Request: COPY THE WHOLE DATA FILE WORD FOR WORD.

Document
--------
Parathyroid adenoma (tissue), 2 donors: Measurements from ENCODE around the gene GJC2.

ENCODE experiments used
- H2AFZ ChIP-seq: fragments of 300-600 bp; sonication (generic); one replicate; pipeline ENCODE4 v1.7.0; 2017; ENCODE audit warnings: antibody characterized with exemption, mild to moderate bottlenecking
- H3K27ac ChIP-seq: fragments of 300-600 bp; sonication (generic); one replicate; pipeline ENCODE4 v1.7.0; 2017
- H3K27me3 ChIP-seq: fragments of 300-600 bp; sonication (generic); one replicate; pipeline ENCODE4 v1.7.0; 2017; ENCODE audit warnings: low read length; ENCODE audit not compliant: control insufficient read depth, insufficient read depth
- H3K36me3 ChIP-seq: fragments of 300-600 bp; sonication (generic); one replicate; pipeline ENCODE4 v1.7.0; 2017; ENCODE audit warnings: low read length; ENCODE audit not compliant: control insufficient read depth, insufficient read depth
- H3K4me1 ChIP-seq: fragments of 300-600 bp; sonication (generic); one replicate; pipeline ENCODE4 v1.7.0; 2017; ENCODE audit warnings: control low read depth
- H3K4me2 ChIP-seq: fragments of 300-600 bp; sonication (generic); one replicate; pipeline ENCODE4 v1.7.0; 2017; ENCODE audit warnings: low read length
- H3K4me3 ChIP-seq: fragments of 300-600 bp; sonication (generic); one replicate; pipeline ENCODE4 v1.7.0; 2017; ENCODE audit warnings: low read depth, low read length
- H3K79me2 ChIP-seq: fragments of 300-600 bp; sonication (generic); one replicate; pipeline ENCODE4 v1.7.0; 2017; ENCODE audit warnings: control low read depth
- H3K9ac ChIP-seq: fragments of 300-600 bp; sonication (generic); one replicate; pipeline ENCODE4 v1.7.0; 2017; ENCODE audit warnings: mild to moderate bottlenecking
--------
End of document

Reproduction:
Parathyroid adenoma (tissue), 2 donors: Measurements from ENCODE around the gene GJC2.

ENCODE experiments used
- H2AFZ ChIP-seq: fragments of 300-600 bp; sonication (generic); one replicate; pipeline ENCODE4 v1.7.0; 2017; ENCODE audit warnings: antibody characterized with exemption, mild to moderate bottlenecking
- H3K27ac ChIP-seq: fragments of 300-600 bp; sonication (generic); one replicate; pipeline ENCODE4 v1.7.0; 2017
- H3K27me3 ChIP-seq: fragments of 300-600 bp; sonication (generic); one replicate; pipeline ENCODE4 v1.7.0; 2017; ENCODE audit warnings: low read length; ENCODE audit not compliant: control insufficient read depth, insufficient read depth
- H3K36me3 ChIP-seq: fragments of 300-600 bp; sonication (generic); one replicate; pipeline ENCODE4 v1.7.0; 2017; ENCODE audit warnings: low read length; ENCODE audit not compliant: control insufficient read depth, insufficient read depth
- H3K4me1 ChIP-seq: fragments of 300-600 bp; sonication (generic); one replicate; pipeline ENCODE4 v1.7.0; 2017; ENCODE audit warnings: control low read depth
- H3K4me2 ChIP-seq: fragments of 300-600 bp; sonication (generic); one replicate; pipeline ENCODE4 v1.7.0; 2017; ENCODE audit warnings: low read length
- H3K4me3 ChIP-seq: fragments of 300-600 bp; sonication (generic); one replicate; pipeline ENCODE4 v1.7.0; 2017; ENCODE audit warnings: low read depth, low read length
- H3K79me2 ChIP-seq: fragments of 300-600 bp; sonication (generic); one replicate; pipeline ENCODE4 v1.7.0; 2017; ENCODE audit warnings: control low read depth
- H3K9ac ChIP-seq: fragments of 300-600 bp; sonication (generic); one replicate; pipeline ENCODE4 v1.7.0; 2017; ENCODE audit warnings: mild to moderate bottlenecking